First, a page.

Head of WWF UK: We didn’t send Cameron to the Arctic to see green ideas freeze

David Nussbaum: We didn’t send Cameron to the Arctic to see green ideas freeze

The head of WWF UK remains sanguine despite the Government’s failure to live up to its pledges on the environment
Author Kazuo Ishiguro on being inspired by shoot-outs and samurai

Author Kazuo Ishiguro on being inspired by shoot-outs and samurai

Set in a mythologised 5th-century Britain, ‘The Buried Giant’ is a strange beast
With money, corruption and drugs, this monk fears Buddhism in Thailand is a ‘poisoned fruit’

Money, corruption and drugs

The monk who fears Buddhism in Thailand is a ‘poisoned fruit’
America's first slavery museum established at Django Unchained plantation - 150 years after slavery outlawed

150 years after it was outlawed...

... America's first slavery museum is established in Louisiana
Kelly Clarkson: How I snubbed Simon Cowell and become a Grammy-winning superstar

Kelly Clarkson: How I snubbed Simon Cowell and become a Grammy-winning superstar

The first 'American Idol' winner on how she manages to remain her own woman – Jane Austen fascination and all
Tony Oursler on exploring our uneasy relationship with technology with his new show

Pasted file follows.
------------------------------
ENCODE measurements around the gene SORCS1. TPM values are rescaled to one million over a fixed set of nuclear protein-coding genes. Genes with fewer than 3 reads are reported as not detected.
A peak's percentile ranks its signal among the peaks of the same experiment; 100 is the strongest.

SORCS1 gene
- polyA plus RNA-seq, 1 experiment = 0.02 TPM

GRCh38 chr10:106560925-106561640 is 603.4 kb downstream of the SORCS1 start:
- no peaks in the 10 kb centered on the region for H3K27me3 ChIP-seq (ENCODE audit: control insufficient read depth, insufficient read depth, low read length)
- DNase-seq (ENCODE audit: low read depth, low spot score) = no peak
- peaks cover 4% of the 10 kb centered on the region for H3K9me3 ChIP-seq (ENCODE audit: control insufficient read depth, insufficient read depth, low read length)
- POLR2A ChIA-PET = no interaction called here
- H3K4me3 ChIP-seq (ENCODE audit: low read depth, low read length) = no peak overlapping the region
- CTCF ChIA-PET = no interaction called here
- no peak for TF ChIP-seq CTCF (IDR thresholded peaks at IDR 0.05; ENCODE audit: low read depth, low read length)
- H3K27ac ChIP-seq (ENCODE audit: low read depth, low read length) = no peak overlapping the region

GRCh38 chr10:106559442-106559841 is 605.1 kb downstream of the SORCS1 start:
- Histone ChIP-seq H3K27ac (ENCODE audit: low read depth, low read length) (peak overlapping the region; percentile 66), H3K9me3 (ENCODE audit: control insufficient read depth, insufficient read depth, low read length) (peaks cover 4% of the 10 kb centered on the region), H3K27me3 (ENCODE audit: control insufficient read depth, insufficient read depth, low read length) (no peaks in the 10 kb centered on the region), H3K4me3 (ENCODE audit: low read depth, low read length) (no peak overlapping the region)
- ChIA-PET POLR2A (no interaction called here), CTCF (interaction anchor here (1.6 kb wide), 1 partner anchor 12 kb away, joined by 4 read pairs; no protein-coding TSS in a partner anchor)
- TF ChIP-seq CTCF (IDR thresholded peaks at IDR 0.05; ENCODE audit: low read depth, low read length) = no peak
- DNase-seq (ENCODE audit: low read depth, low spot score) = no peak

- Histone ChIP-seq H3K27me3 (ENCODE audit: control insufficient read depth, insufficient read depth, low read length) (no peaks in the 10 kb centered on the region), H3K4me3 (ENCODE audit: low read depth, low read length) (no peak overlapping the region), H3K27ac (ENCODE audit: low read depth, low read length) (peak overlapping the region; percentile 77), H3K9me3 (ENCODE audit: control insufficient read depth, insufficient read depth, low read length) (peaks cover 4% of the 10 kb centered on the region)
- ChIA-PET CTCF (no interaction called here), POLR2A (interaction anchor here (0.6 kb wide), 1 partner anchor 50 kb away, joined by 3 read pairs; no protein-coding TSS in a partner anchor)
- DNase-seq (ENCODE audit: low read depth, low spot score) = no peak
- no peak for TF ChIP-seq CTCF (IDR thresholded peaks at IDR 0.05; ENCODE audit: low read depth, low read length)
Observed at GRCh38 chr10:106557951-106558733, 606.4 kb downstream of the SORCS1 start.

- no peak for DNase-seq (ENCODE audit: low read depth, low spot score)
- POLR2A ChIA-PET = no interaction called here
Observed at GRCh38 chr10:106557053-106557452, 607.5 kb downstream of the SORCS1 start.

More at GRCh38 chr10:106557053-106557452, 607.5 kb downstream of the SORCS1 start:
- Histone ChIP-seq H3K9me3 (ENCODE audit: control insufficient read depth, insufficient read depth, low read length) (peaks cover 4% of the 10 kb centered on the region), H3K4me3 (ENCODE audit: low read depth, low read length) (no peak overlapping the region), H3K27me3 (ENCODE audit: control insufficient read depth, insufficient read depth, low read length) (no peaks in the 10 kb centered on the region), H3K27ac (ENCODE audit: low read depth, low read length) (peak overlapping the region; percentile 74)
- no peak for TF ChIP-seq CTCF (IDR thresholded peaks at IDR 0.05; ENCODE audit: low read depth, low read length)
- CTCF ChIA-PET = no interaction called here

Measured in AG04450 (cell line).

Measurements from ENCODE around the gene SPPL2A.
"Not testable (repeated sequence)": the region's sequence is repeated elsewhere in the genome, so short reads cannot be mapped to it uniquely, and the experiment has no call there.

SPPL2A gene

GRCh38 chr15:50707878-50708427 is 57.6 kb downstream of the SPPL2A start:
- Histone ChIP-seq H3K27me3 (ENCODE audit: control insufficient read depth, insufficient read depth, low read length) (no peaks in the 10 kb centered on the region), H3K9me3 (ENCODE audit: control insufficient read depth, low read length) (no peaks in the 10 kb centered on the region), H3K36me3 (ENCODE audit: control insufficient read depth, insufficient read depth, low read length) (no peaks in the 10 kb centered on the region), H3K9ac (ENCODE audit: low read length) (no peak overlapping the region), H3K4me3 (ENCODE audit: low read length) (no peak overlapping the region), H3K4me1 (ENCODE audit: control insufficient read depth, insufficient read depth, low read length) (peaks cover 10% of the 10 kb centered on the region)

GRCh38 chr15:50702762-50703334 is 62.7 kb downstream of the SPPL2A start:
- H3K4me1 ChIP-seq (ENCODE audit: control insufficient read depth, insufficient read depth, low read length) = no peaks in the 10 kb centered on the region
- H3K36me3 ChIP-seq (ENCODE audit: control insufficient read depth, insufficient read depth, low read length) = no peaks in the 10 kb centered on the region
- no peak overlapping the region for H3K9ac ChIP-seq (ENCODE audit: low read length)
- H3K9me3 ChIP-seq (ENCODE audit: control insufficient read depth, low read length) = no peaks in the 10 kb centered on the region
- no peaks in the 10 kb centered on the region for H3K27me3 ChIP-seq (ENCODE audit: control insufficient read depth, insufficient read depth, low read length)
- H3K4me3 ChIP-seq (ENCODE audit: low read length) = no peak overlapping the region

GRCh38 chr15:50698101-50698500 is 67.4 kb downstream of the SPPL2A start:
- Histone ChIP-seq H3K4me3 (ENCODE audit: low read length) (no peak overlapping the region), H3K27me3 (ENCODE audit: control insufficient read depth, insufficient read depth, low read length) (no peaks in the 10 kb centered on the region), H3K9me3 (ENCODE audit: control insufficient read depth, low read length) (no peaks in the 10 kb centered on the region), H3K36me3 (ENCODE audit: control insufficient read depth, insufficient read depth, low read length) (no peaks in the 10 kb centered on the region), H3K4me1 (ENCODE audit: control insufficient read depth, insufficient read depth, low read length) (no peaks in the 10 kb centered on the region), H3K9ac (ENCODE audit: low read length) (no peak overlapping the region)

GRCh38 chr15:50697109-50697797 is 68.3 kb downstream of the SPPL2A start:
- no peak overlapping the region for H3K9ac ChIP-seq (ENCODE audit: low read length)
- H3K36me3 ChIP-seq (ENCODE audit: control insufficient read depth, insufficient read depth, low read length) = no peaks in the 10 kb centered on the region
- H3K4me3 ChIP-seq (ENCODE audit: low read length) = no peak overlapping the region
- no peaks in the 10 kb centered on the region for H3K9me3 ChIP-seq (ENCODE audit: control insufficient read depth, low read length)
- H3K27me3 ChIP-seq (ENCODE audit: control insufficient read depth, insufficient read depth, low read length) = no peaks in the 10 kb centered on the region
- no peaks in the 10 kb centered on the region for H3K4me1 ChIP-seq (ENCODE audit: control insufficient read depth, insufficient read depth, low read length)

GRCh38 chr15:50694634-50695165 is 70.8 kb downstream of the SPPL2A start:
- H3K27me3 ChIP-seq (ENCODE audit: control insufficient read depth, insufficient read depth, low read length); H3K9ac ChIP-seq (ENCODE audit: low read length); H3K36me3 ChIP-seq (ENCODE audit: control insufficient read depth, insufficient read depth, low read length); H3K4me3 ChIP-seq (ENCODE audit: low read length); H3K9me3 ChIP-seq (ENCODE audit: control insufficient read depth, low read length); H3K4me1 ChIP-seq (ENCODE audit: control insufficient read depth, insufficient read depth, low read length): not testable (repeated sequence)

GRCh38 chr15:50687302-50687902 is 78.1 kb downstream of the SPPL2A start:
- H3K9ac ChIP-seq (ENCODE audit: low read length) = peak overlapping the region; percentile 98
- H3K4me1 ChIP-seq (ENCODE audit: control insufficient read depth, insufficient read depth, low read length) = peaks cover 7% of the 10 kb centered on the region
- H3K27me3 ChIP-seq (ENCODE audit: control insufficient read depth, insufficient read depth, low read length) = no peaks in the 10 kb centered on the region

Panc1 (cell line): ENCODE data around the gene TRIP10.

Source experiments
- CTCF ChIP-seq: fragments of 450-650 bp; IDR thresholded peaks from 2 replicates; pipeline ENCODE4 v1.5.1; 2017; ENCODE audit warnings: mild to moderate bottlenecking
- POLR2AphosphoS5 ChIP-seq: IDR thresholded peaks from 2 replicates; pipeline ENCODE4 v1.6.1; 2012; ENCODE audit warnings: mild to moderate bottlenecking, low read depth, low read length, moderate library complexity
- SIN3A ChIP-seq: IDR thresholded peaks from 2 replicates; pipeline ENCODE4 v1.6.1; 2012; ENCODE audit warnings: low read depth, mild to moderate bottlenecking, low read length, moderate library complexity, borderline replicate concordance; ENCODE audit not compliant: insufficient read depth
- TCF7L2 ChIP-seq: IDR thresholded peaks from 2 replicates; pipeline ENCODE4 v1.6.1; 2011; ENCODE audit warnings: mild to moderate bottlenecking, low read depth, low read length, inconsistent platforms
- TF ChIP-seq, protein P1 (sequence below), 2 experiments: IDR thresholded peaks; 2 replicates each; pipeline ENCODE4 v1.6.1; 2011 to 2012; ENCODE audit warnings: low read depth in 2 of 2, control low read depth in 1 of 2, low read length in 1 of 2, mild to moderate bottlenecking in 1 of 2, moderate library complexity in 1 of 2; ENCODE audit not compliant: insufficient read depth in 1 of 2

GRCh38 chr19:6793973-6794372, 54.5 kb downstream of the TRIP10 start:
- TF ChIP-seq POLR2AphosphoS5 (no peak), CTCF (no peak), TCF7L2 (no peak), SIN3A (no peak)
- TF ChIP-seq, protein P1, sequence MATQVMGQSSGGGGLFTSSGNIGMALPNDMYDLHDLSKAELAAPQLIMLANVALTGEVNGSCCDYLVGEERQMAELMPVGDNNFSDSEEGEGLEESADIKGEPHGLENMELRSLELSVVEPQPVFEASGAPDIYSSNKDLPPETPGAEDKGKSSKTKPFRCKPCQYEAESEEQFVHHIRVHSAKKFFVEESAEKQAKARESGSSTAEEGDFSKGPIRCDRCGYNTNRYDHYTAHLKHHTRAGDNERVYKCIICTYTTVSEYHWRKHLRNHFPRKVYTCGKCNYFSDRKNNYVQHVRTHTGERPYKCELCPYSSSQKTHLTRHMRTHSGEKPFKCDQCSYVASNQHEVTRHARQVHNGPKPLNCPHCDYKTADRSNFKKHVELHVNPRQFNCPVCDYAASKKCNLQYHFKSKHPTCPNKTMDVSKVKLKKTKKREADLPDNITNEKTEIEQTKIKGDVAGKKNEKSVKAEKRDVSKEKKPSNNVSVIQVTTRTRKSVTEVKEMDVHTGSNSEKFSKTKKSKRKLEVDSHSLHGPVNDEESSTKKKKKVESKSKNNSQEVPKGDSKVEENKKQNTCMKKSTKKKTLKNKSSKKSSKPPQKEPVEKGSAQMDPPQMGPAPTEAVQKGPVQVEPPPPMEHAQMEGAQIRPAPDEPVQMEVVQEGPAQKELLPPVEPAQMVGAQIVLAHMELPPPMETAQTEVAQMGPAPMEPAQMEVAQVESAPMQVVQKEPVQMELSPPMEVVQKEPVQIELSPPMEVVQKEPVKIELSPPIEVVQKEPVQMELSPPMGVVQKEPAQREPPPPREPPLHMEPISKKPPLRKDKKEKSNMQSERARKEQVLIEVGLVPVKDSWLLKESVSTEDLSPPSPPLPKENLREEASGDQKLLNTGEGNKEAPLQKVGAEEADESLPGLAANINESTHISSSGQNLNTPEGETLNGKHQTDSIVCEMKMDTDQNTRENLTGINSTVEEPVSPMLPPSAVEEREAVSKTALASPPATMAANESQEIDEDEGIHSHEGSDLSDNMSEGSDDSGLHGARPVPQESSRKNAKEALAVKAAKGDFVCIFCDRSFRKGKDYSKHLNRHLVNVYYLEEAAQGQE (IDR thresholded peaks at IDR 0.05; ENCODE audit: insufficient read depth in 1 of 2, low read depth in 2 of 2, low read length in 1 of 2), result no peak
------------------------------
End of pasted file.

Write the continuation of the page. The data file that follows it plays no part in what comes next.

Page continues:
You won't believe your eyes

Tony Oursler's new show explores our uneasy relationship with technology. He's one of a growing number of artists with that preoccupation
Ian Herbert: Peter Moores must go. He should never have been brought back to fail again

Moores must go. He should never have been brought back to fail again

The England coach leaves players to find solutions - which makes you wonder where he adds value, says Ian Herbert
War with Isis: Fears that the looming battle for Mosul will unleash 'a million refugees'

The battle for Mosul will unleash 'a million refugees'

Aid agencies prepare for vast exodus following planned Iraqi offensive against the Isis-held city, reports Patrick Cockburn
Yvette Cooper: We can't lose the election. There's too much on the line

Yvette Cooper: We can't lose the election. There's too much on the line

The shadow Home Secretary on fighting radical Islam, protecting children, and why anyone in Labour who's thinking beyond May must 'sort themselves out'
A bad week for the Greens: Leader Natalie Bennett's 'car crash' radio interview is followed by Brighton council's failure to set a budget due to infighting

It's not easy being Green

After a bad week in which its leader had a public meltdown and its only city council couldn't agree on a budget vote, what next for the alternative party? It's over to Caroline Lucas to find out
Gorillas nearly missed: BBC producers didn't want to broadcast Sir David Attenborough's famed Rwandan encounter

Gorillas nearly missed

BBC producers didn't want to broadcast Sir David Attenborough's famed Rwandan encounter
Downton Abbey effect sees impoverished Italian nobles inspired to open their doors to paying guests for up to €650 a night

The Downton Abbey effect

Impoverished Italian nobles are opening their doors to paying guests, inspired by the TV drama
China's wild panda numbers have increased by 17% since 2003, new census reveals

China's wild panda numbers on the up

New census reveals 17% since 2003